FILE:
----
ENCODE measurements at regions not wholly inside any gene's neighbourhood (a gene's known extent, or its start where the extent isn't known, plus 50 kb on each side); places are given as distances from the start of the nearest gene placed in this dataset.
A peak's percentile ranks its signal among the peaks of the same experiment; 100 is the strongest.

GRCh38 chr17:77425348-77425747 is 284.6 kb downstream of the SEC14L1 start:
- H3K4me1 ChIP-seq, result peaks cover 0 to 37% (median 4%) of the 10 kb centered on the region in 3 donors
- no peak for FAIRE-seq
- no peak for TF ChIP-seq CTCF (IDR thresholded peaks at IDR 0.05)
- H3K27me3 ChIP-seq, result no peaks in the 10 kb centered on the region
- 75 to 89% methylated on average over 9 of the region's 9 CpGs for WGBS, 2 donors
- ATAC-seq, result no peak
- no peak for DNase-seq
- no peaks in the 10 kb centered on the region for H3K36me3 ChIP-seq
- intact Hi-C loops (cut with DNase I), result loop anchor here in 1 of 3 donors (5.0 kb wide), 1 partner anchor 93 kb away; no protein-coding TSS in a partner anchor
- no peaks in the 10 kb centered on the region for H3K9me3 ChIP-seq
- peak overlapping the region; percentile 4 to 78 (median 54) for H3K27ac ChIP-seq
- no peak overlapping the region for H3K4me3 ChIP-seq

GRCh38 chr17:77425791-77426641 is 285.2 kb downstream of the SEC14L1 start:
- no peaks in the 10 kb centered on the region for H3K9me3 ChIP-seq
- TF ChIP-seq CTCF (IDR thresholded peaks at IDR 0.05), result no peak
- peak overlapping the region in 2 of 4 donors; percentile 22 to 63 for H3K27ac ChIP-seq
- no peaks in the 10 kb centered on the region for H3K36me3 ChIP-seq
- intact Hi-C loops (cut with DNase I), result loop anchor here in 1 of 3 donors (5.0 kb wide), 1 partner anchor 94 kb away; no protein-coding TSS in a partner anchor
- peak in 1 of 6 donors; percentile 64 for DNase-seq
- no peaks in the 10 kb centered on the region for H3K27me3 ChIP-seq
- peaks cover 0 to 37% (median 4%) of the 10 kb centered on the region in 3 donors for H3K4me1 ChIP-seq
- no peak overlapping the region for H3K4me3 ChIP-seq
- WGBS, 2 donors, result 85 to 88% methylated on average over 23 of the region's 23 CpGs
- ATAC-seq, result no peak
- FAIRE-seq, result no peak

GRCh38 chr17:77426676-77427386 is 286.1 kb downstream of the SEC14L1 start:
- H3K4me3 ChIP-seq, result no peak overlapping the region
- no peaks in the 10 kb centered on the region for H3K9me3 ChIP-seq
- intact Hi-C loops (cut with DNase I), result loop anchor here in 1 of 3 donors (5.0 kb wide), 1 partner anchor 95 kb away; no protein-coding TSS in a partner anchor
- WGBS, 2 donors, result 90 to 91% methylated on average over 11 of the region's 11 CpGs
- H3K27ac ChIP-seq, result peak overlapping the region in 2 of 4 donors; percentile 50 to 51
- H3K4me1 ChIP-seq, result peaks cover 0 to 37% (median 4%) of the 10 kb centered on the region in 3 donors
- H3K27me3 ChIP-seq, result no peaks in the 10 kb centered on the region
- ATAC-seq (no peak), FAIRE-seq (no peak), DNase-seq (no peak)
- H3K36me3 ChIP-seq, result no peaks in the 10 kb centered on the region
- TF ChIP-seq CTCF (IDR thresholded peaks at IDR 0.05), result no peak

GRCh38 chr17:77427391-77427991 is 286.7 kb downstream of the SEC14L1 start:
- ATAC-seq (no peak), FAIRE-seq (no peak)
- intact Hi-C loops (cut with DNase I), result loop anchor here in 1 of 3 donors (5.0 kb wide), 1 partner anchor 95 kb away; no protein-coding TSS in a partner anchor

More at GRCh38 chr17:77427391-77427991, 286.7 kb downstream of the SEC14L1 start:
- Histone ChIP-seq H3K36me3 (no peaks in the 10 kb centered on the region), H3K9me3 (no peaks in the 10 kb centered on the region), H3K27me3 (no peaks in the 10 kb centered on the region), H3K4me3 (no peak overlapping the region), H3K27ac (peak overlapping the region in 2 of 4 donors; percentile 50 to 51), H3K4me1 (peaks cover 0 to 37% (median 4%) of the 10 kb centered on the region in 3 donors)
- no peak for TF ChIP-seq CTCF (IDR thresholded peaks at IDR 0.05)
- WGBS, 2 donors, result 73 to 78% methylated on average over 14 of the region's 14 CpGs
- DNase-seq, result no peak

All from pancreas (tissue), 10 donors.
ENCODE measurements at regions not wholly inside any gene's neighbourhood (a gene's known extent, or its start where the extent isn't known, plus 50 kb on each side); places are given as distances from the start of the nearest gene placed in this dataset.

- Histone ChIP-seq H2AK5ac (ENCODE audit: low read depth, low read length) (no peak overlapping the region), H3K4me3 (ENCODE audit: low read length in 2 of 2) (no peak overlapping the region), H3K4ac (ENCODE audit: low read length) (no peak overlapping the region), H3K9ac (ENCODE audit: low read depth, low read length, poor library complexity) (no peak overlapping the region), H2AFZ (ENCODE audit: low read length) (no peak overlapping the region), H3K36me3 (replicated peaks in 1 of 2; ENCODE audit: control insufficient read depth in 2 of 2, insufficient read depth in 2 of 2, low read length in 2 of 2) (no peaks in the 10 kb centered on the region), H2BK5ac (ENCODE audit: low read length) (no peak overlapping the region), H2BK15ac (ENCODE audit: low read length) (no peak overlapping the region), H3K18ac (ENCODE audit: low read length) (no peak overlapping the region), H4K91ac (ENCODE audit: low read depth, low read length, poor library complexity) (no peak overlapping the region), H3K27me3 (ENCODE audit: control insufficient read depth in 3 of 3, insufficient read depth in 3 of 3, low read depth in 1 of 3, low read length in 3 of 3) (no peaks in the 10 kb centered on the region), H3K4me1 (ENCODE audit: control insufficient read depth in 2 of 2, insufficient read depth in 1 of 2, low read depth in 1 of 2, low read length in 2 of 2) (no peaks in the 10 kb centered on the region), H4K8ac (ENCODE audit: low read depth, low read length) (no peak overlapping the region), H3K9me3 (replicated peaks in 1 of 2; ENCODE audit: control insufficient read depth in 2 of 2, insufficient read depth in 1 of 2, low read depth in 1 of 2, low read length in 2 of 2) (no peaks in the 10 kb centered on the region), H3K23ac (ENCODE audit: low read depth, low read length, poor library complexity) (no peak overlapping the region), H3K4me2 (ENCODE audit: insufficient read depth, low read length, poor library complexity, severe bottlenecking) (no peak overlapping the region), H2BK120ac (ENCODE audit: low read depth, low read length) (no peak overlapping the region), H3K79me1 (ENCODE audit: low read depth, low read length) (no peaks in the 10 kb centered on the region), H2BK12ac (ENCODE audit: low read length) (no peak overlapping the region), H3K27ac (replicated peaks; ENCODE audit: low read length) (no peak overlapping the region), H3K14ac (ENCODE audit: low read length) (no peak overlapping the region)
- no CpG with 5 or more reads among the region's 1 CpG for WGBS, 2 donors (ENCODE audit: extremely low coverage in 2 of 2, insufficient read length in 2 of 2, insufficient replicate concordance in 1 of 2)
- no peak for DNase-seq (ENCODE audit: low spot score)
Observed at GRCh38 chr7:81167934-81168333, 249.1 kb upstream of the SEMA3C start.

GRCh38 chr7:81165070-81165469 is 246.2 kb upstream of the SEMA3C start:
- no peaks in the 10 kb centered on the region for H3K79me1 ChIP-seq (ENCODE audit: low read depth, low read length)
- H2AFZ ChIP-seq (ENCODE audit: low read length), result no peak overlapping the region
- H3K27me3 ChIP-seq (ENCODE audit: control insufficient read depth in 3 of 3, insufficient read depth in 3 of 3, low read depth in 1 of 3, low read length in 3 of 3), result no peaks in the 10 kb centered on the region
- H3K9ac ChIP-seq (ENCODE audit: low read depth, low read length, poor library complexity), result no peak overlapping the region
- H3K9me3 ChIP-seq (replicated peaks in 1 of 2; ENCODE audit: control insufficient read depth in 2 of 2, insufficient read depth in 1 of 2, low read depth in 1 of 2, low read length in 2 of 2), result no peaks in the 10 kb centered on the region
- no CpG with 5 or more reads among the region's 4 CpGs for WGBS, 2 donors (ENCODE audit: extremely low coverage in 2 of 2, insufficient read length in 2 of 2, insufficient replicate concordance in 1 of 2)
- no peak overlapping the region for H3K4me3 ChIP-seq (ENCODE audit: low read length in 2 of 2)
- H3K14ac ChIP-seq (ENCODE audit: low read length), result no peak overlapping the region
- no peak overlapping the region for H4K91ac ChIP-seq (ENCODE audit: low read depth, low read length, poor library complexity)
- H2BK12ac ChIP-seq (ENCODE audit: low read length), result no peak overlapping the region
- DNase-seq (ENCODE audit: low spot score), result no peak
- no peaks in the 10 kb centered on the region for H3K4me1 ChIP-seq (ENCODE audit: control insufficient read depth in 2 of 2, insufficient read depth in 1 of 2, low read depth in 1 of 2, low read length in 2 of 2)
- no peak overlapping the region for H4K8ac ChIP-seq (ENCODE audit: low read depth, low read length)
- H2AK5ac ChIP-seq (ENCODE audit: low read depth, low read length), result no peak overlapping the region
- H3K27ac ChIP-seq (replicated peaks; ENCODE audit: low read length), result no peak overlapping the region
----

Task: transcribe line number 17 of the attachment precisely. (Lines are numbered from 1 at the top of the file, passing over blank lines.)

- no peaks in the 10 kb centered on the region for H3K9me3 ChIP-seq